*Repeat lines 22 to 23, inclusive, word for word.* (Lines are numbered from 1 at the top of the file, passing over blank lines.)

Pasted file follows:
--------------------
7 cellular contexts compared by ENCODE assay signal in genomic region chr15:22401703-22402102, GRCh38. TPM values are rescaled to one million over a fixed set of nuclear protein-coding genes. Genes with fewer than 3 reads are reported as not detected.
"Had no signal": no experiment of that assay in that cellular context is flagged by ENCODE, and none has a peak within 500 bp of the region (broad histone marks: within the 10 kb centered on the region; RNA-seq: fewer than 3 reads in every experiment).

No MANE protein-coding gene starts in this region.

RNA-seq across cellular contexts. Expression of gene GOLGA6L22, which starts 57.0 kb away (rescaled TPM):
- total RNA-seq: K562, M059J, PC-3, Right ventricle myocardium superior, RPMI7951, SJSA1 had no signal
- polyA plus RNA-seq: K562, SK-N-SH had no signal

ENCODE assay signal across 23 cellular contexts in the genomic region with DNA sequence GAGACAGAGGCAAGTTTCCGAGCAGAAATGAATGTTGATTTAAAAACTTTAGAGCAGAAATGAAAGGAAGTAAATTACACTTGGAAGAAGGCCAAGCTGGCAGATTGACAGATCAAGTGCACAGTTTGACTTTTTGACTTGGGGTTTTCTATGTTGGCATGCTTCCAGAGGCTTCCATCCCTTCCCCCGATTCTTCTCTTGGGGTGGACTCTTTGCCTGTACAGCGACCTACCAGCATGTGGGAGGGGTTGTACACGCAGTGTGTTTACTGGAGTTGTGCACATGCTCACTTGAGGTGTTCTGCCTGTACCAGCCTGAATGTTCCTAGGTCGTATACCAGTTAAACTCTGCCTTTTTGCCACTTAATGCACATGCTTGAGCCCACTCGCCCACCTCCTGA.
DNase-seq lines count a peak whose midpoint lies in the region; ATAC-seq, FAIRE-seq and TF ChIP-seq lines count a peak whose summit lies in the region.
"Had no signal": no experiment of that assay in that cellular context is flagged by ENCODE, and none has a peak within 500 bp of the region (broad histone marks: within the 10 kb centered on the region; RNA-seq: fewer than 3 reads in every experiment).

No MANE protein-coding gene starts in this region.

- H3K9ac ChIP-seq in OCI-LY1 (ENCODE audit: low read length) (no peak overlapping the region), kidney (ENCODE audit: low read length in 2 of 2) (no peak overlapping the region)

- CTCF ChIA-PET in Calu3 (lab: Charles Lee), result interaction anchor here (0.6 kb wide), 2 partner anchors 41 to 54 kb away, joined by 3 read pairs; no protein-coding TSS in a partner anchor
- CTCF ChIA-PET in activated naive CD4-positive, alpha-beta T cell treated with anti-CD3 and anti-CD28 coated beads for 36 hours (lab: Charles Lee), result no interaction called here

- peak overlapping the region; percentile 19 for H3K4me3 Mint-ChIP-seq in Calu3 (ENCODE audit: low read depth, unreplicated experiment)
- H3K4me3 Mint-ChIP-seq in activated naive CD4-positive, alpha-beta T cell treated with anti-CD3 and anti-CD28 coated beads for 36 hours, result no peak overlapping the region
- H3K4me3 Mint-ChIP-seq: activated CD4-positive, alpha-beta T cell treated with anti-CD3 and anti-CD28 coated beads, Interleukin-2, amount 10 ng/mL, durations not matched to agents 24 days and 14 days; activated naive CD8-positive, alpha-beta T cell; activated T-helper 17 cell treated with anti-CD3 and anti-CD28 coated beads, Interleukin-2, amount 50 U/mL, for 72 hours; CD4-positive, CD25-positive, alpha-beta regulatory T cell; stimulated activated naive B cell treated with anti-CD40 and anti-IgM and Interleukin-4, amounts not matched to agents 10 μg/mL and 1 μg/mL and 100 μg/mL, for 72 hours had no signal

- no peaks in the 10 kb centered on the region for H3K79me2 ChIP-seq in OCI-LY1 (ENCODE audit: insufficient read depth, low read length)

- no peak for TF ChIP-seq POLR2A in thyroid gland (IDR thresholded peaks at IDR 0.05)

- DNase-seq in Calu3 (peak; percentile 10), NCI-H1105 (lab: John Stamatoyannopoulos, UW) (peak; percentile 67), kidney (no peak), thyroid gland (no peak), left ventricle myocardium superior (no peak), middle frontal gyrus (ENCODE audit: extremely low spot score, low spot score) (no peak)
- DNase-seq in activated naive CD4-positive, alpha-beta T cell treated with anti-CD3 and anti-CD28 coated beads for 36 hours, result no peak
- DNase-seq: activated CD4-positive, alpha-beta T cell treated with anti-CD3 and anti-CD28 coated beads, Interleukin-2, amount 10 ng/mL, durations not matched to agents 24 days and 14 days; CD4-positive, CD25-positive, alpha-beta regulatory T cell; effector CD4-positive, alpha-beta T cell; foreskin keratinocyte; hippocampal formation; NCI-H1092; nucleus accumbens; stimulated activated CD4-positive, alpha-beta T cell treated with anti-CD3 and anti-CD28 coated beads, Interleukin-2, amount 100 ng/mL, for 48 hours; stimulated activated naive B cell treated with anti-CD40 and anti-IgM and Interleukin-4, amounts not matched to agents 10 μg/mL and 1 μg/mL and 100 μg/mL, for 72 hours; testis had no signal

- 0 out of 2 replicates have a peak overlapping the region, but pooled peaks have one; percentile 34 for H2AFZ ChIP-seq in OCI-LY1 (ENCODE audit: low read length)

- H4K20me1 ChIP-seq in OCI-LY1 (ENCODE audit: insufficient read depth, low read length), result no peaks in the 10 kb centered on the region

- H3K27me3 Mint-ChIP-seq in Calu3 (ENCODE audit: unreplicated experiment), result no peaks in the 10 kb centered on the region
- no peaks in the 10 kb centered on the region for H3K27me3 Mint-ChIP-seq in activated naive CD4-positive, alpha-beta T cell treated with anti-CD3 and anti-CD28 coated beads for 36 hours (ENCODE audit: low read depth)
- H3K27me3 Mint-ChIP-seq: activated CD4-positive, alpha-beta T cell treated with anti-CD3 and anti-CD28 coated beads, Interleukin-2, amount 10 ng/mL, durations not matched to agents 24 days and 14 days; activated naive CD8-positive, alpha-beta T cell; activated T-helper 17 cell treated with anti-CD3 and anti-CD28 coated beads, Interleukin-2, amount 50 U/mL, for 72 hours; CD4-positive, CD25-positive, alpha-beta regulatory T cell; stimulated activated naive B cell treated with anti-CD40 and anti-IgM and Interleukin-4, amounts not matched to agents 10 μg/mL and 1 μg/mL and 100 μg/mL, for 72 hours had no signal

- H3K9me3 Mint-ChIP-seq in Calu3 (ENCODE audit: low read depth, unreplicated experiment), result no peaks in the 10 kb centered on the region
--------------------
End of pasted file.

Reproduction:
- 0 out of 2 replicates have a peak overlapping the region, but pooled peaks have one; percentile 34 for H2AFZ ChIP-seq in OCI-LY1 (ENCODE audit: low read length)

- H4K20me1 ChIP-seq in OCI-LY1 (ENCODE audit: insufficient read depth, low read length), result no peaks in the 10 kb centered on the region